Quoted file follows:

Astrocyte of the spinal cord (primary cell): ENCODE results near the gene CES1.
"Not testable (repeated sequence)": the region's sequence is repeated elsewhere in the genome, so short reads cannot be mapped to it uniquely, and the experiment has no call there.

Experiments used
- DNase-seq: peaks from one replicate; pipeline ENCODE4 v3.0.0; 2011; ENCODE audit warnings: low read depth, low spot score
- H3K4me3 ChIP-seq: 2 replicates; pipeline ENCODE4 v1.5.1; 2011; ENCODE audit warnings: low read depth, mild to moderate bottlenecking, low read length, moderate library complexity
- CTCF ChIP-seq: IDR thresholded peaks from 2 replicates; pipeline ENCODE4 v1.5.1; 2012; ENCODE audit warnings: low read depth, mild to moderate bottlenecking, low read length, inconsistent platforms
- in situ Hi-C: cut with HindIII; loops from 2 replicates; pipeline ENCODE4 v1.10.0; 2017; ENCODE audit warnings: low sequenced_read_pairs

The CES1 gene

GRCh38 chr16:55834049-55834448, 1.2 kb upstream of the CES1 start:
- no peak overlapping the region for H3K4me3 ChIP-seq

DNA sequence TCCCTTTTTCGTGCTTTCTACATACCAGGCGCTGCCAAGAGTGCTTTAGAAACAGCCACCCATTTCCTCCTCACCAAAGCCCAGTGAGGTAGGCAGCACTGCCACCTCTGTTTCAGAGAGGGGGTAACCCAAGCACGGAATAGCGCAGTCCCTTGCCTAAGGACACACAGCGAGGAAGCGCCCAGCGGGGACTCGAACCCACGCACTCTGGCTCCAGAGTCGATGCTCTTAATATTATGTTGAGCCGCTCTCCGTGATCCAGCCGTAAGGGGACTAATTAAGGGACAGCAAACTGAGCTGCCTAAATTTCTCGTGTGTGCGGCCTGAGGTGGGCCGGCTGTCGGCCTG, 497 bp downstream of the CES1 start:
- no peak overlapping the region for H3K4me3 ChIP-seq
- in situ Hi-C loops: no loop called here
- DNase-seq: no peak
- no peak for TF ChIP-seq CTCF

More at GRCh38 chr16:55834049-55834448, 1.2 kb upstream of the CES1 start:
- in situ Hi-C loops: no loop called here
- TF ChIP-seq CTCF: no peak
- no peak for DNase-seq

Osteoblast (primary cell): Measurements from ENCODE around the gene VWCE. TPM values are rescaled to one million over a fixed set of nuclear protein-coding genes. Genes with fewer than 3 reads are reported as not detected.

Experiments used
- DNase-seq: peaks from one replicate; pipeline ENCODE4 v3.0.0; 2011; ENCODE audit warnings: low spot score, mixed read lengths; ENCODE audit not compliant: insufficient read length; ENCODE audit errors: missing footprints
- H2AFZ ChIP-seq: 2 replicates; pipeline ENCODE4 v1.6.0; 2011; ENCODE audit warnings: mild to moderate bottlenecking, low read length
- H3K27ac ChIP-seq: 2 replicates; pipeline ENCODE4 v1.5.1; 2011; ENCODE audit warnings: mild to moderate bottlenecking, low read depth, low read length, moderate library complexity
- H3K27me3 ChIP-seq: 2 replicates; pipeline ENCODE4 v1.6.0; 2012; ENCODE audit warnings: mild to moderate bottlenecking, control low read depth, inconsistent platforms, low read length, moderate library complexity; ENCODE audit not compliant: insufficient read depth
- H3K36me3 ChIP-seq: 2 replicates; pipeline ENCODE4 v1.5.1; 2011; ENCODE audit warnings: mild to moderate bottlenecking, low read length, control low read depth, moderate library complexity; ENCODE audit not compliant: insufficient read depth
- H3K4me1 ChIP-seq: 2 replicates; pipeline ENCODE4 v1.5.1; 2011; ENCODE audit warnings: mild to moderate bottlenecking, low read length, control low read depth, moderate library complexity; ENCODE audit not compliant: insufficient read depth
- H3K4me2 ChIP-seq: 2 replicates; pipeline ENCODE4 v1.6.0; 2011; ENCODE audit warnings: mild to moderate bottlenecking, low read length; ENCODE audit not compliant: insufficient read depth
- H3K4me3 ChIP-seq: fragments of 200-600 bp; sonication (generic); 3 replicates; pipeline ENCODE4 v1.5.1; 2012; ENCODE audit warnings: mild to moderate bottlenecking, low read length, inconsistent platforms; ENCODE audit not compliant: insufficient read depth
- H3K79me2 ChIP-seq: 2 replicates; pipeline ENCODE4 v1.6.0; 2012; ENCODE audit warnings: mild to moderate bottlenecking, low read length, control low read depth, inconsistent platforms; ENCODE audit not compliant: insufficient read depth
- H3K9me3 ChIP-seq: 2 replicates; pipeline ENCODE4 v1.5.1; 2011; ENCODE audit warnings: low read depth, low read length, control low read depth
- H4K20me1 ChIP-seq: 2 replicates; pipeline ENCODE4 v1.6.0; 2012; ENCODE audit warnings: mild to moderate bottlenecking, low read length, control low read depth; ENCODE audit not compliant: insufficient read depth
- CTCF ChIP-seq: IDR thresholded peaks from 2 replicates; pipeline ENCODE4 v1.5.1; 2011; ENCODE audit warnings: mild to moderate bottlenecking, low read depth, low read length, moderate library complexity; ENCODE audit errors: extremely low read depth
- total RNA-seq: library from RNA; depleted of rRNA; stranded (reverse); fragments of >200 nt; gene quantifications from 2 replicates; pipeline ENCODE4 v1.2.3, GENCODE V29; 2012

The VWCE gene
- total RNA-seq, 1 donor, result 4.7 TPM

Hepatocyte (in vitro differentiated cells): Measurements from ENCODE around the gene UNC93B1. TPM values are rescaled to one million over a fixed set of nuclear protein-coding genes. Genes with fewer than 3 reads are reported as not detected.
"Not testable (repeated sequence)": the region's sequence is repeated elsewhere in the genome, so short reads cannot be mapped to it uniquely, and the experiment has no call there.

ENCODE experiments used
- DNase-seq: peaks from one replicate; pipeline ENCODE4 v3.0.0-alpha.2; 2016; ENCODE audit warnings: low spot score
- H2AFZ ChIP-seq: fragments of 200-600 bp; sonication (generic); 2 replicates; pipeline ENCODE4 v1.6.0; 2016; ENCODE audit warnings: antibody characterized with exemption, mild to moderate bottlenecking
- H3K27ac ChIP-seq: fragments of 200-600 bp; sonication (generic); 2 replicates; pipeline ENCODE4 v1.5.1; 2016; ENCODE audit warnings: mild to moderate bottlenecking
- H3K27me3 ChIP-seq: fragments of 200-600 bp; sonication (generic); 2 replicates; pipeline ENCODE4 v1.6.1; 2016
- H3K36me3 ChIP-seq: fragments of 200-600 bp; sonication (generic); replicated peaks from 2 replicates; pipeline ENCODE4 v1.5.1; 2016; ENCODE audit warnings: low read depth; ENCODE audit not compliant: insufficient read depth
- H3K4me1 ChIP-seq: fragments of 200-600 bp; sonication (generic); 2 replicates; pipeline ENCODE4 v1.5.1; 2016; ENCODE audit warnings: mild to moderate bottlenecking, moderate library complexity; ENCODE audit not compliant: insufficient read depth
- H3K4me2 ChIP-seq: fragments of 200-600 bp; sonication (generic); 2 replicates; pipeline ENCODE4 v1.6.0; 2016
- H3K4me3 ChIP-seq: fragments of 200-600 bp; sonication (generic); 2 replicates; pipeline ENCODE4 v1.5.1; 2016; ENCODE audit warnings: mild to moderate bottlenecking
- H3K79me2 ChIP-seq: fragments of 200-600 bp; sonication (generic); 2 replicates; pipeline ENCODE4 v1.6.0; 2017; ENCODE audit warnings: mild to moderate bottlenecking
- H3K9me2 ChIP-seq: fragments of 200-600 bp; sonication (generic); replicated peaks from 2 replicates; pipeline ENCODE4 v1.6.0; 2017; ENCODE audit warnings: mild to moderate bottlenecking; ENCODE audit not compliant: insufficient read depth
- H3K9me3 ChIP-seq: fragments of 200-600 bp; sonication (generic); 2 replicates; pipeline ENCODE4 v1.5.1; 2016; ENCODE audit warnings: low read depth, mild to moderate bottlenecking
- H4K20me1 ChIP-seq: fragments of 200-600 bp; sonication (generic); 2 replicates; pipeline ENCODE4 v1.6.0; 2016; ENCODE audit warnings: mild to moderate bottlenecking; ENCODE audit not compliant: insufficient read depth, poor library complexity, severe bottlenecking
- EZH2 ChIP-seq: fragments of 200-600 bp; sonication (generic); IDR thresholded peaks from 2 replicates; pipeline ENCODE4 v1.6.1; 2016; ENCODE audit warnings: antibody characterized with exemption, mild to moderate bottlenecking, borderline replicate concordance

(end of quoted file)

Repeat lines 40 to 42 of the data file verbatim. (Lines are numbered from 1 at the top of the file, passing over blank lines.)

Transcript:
- DNase-seq: peaks from one replicate; pipeline ENCODE4 v3.0.0-alpha.2; 2016; ENCODE audit warnings: low spot score
- H2AFZ ChIP-seq: fragments of 200-600 bp; sonication (generic); 2 replicates; pipeline ENCODE4 v1.6.0; 2016; ENCODE audit warnings: antibody characterized with exemption, mild to moderate bottlenecking
- H3K27ac ChIP-seq: fragments of 200-600 bp; sonication (generic); 2 replicates; pipeline ENCODE4 v1.5.1; 2016; ENCODE audit warnings: mild to moderate bottlenecking